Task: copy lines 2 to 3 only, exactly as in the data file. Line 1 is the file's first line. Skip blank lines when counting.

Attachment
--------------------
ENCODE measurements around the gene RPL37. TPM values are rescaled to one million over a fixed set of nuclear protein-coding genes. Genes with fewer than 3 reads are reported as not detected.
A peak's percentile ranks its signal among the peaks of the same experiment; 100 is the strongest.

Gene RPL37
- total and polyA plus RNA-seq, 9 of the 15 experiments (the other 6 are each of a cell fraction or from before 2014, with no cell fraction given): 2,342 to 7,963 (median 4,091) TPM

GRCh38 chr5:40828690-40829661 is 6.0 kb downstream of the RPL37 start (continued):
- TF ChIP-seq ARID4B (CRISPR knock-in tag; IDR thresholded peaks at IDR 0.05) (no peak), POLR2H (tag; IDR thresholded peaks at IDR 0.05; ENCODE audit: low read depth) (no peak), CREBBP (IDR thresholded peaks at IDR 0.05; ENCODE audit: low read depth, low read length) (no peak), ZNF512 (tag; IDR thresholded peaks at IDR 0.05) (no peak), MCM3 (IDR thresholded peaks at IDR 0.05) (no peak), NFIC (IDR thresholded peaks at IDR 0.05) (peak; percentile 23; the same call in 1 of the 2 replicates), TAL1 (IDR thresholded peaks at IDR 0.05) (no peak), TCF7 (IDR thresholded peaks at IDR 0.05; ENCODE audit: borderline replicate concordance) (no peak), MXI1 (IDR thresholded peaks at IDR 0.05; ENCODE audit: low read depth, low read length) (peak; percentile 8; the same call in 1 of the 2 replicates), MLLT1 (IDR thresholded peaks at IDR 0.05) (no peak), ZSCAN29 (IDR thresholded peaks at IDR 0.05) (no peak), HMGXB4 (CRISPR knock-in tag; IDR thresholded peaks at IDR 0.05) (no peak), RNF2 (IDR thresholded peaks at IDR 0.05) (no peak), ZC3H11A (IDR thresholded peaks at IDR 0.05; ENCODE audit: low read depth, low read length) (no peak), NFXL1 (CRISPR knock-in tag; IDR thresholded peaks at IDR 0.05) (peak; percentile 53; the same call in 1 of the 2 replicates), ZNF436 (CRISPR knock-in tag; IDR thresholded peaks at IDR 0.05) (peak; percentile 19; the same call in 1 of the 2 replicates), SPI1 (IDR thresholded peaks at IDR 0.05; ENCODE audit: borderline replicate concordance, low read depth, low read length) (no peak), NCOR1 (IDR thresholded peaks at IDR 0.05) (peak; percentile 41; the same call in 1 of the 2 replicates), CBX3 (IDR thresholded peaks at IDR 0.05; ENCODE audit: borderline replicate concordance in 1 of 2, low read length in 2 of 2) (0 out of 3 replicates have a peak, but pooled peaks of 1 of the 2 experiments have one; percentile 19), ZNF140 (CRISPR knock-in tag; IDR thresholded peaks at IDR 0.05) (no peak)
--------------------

A peak's percentile ranks its signal among the peaks of the same experiment; 100 is the strongest.

Gene RPL37